Employers in Minnesota and around the country may wish to revisit their company policies dealing with drug testing, incentive programs and accident and injury reporting in light of a rule that OSHA began enforcing on Dec. 1, 2016. The federal agency relies on the timely and accurate reporting of injury data to develop regulations and programs to keep America’s workers safe, but some companies have policies in place that punish workers who report injuries or encourage them to remain silent after workplace accidents.
Some companies require their workers to submit to drug tests after any kind of accident, and this can lead to workplace injuries going unreported because employees are concerned about their drug use being discovered. Under the new rule, employers will only be able to order drug testing when they have reason to suspect that impairment contributed directly to the accident or injuries being investigated. OSHA points out that federal and state drug testing regulations remain in effect, however.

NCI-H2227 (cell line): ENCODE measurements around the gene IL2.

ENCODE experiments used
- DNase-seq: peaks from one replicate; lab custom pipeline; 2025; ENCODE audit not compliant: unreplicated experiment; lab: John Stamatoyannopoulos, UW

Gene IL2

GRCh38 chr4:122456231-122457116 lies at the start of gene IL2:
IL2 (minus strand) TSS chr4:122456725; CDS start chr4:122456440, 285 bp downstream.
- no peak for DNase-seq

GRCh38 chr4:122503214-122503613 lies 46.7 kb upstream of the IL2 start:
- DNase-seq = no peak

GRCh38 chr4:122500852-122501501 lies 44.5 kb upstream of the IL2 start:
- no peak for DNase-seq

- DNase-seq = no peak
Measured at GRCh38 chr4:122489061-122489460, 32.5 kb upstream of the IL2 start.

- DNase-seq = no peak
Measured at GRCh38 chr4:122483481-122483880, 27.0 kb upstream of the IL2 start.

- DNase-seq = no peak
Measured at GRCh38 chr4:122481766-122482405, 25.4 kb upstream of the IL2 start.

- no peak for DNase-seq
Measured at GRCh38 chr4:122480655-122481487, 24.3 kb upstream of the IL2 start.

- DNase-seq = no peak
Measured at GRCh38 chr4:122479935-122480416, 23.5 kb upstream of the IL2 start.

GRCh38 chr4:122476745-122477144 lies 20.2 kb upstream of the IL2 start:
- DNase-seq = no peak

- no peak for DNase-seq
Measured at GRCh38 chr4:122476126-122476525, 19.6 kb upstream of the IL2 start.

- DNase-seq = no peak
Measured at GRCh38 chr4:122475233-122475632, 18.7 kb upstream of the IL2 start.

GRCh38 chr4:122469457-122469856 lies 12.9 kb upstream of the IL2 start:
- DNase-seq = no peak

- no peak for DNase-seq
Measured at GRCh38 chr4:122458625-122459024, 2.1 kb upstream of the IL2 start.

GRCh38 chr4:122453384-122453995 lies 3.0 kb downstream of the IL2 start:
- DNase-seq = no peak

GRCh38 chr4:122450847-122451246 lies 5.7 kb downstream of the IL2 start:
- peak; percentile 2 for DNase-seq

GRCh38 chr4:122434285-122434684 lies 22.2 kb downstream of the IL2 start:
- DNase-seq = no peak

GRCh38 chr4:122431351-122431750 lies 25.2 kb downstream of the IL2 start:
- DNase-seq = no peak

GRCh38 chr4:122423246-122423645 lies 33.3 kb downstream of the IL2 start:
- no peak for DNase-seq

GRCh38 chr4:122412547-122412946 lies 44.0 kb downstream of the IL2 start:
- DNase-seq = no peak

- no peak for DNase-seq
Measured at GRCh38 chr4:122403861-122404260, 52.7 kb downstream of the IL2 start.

The new OSHA rule also addresses company incentive plans that could lead to the under-reporting of injuries or accidents. Policies that give workers an incentive to remain injury-free are frowned upon, but plans that reward workers for reporting safety violations or unsafe conditions are encouraged. OSHA also urges employers to reward workers who take an active interest in safety matters by attending seminars or training programs.
Recovering from a workplace injury can be a slow and frustrating process for employees who are used to being active and productive. Applying for workers’ compensation benefits can also be challenging for those not accustomed to filling out complex forms, and even minor errors can lead to denials or delays. Attorneys familiar with the Minnesota workers’ compensation program could help injured workers with their applications to ensure that they apply for all available benefits and that their claims are filed within the required time period.